In addition to fresh (harvested before your eyes) affordable organic produce, Saturdays in November include a chance to pick blueberries. In a half hour or so, I had three kilos (6.6 pounds). Cost? Just under US$2 per pound. Checking in our nearby chacra, I met a neighbor I don’t know cutting our field using the tractor of our immediate neighbor, who I gave access for his cows. I was expecting to borrow his tractor and do it myself, but seeing the grass, I realize it’s…Continue Reading “Blueberries! and more”

We really appreciate the opportunity, every other week, to buy fresh-as-you-can-get-it organic produce at bargain prices. Here Ricardo has just harvested a variety of acelga (Swiss chard) for us. Acelga is arguably the vegetable in Uruguay — if you order ravioli or canelones con verduras in a restaurant the verduras will be acelga. You can get it year-round. It took us a year or two to realize this was our desirable spinach substitute, since spinach is only occasionally available. And needs much more washing. So…Continue Reading “My Saturday in UY”

June 2014: It’s been six months now that the kitchen of our little country place has looked like this. After building a few little pieces of cabinetry, I froze on the kitchen. First, it was bloody hot, and woodworking is not great fun when you’re sweating and sawdust sticks to you. Then the awful rains, and then … well, no real excuses. The other day I had a breakthrough of sorts. I realized that I’d been trying to start with the largest, most critical component, which…Continue Reading “The country kitchen, or lack thereof”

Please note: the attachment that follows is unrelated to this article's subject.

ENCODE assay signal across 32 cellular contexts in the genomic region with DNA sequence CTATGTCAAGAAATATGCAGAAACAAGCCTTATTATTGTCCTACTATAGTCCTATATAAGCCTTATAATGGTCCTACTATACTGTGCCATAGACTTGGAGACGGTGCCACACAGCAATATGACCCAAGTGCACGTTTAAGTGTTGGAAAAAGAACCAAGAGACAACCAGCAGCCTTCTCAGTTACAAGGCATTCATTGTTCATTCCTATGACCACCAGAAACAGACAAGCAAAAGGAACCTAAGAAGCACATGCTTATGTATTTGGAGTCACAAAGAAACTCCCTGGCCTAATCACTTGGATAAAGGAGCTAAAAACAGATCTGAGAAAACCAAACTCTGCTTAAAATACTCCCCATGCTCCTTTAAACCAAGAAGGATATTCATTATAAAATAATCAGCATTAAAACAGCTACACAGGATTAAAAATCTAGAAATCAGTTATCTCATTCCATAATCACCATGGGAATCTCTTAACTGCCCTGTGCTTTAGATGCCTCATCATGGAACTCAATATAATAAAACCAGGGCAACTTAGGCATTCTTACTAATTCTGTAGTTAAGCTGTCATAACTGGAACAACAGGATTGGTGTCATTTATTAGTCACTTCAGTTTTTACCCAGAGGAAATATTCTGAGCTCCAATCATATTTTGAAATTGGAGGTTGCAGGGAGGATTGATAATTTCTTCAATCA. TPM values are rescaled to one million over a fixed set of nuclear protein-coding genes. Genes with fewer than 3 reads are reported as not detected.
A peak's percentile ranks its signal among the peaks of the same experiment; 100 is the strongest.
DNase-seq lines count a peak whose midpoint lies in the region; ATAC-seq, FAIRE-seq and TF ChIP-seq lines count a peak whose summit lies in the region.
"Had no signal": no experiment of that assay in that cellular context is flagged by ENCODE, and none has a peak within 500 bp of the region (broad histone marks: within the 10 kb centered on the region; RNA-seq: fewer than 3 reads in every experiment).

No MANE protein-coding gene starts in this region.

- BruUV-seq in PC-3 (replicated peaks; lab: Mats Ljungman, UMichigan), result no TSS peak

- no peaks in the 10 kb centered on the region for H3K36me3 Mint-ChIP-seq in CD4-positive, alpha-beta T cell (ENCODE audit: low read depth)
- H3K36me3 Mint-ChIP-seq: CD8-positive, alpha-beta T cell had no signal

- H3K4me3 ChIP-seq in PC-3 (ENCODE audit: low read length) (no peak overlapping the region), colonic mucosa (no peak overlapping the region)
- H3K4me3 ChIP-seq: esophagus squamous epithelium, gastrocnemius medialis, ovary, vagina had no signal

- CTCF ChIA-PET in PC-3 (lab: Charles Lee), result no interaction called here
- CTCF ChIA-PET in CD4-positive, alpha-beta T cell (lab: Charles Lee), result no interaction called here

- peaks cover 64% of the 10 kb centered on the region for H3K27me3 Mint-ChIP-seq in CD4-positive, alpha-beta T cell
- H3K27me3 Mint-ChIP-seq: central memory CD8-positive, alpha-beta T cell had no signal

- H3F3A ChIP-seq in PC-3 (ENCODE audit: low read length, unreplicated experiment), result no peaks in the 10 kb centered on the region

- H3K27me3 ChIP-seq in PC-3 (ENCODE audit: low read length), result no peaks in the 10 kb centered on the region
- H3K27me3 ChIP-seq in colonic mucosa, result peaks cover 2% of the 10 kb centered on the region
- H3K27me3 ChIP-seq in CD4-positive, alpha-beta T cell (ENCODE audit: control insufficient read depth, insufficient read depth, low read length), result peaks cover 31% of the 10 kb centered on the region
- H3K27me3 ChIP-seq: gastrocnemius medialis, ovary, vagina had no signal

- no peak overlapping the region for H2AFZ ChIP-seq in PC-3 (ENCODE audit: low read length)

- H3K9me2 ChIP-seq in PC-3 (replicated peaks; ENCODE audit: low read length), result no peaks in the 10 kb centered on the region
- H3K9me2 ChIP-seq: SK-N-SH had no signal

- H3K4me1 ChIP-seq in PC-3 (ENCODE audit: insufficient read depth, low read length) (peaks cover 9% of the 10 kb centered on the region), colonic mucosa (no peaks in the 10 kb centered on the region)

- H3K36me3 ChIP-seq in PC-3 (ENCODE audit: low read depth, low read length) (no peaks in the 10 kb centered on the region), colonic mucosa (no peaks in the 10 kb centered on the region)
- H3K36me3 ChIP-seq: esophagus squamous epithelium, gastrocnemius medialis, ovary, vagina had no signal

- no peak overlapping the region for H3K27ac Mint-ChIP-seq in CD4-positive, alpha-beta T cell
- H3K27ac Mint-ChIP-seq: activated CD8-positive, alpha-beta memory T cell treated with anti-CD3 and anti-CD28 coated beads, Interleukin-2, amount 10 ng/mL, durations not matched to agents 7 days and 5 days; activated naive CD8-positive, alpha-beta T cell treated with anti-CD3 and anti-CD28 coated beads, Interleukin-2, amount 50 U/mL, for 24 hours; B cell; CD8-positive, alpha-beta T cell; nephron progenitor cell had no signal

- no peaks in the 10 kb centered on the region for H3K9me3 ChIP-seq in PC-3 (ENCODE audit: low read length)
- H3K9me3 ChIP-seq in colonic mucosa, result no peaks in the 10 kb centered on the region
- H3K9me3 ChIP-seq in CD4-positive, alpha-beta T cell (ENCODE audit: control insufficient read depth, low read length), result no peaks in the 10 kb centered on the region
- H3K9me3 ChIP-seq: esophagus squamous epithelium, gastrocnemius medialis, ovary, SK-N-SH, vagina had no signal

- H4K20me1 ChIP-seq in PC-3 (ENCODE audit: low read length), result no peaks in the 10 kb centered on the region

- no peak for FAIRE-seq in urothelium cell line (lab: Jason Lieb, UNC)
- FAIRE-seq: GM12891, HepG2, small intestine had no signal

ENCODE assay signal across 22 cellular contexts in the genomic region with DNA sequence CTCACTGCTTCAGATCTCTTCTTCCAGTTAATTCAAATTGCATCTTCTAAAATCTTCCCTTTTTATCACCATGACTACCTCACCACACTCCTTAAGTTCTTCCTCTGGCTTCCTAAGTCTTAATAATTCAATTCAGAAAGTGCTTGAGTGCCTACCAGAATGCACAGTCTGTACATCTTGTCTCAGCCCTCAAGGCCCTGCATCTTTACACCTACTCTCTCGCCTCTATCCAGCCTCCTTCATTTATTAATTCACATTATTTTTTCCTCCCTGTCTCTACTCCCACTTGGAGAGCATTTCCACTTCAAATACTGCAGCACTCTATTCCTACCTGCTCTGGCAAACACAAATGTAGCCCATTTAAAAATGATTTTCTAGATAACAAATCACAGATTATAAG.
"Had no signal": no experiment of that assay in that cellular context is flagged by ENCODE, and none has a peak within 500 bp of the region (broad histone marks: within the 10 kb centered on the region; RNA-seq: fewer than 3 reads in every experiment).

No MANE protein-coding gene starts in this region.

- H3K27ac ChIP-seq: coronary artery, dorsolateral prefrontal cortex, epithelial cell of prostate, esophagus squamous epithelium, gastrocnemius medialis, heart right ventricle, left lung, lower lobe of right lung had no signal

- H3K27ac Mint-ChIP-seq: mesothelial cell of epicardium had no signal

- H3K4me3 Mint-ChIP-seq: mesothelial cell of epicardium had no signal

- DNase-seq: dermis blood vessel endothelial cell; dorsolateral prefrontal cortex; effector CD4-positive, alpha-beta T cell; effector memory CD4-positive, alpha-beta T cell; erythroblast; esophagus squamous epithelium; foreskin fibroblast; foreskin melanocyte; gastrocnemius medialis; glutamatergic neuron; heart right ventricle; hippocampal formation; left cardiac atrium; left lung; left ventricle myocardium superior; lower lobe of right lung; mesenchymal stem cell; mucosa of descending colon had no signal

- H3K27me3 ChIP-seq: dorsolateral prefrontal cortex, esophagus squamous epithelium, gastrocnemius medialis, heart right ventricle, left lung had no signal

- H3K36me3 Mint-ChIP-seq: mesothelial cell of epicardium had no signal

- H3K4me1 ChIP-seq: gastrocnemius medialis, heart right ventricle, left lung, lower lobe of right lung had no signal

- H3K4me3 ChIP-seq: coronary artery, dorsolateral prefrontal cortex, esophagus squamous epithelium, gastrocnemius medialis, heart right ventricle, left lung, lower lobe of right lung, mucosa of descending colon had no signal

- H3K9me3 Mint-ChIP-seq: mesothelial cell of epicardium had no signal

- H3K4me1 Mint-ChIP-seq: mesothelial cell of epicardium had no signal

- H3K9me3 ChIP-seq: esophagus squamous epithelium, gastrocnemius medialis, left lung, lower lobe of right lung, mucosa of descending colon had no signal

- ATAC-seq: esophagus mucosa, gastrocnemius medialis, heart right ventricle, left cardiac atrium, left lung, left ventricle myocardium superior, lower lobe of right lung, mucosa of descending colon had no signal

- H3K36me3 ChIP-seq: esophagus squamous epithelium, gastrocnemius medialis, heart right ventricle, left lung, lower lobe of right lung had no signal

This was our “test” pond two years ago. We didn’t know if it would fill with water or not. Indeed, it did. So this year we enlarged it. And no rain came. And it went to almost bone dry a few weeks ago. Fortunately, we had never put any fish in it. To get a feel for the difference in size, note that the earlier version ends on the left partly past the front of the neighbor’s ugly barn. Now to go near Tienda Inglesa,…Continue Reading “Tajamar”

I asked my neighbor Horacio if he wanted to work on our common fence, figuring he would be flush with cash from the sale of all these trees for firewood. Turns out he was paid in full for them six months ago. He was doing some repairs nonetheless.